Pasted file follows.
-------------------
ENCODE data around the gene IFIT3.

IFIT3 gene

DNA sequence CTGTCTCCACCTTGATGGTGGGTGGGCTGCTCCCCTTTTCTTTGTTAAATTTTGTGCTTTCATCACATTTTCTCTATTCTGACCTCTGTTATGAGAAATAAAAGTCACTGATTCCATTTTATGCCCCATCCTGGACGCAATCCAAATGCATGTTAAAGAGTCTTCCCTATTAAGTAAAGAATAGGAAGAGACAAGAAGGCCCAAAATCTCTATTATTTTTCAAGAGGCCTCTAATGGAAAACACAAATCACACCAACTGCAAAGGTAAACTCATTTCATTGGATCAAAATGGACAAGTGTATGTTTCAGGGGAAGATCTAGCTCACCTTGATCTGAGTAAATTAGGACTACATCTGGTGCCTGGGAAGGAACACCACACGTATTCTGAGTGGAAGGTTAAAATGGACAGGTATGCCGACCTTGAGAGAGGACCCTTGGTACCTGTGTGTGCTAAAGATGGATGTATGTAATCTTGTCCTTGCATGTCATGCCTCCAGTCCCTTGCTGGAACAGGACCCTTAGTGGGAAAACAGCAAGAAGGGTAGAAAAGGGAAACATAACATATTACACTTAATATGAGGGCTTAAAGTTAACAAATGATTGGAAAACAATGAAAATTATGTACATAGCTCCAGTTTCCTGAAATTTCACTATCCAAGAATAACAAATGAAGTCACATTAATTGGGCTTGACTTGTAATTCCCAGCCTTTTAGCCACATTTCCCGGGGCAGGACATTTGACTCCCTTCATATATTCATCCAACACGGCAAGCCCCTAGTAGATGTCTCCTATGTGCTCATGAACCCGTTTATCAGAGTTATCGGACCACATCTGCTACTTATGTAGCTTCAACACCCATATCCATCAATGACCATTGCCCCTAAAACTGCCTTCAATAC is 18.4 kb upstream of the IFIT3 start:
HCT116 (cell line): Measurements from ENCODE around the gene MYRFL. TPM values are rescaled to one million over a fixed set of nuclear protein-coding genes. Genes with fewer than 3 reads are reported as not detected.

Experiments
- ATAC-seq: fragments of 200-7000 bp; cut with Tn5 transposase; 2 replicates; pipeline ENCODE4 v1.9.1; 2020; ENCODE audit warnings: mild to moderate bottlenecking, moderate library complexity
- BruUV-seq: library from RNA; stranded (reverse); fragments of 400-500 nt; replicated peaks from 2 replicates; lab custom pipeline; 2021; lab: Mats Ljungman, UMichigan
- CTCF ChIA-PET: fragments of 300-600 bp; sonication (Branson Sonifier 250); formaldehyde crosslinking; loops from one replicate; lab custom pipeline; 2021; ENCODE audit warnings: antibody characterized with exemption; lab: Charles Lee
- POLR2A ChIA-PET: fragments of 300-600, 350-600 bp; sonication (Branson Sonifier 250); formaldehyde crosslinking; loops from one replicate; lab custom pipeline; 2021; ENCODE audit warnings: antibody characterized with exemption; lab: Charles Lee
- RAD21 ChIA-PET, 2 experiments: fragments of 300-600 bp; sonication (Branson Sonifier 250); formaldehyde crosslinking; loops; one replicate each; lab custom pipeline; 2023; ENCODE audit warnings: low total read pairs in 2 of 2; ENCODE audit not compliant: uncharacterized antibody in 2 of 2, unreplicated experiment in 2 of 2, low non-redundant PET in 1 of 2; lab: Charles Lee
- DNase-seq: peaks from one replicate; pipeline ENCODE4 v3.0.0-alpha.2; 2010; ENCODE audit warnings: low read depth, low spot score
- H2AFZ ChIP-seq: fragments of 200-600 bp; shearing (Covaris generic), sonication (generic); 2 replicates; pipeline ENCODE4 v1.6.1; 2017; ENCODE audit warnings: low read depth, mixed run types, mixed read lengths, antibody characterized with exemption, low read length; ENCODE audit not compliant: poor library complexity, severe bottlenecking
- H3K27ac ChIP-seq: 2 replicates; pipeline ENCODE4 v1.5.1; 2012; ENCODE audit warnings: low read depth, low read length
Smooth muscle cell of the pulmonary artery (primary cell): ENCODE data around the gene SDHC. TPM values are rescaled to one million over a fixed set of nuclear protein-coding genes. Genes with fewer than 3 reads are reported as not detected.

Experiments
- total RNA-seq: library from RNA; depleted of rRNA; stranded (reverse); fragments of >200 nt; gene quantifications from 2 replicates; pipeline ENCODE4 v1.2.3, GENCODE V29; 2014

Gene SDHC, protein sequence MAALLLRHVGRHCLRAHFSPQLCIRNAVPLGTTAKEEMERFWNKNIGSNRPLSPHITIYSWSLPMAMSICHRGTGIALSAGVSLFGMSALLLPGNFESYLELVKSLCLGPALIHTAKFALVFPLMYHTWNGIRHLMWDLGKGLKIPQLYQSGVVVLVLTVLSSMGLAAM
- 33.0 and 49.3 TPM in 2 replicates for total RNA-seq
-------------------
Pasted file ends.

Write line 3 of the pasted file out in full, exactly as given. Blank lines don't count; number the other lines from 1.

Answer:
DNA sequence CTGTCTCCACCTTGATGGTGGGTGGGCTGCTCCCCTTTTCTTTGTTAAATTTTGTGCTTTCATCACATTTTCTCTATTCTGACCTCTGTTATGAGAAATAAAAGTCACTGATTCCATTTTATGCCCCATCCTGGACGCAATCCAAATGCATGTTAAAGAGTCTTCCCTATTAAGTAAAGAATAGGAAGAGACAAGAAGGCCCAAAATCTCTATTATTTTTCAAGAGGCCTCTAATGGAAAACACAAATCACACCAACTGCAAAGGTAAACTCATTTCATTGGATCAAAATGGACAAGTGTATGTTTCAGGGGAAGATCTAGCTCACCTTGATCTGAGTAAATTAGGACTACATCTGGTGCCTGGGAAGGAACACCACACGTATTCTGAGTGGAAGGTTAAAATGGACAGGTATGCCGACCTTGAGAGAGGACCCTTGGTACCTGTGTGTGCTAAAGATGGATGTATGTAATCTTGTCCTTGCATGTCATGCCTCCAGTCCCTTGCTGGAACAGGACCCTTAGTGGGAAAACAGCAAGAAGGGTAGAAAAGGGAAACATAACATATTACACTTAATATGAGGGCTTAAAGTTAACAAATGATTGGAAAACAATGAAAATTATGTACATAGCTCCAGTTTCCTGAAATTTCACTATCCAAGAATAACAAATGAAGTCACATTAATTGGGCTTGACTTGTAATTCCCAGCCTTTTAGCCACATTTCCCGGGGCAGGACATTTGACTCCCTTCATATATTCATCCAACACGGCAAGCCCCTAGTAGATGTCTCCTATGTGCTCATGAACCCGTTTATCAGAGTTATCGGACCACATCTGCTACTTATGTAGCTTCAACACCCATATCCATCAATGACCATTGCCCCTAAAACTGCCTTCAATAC is 18.4 kb upstream of the IFIT3 start: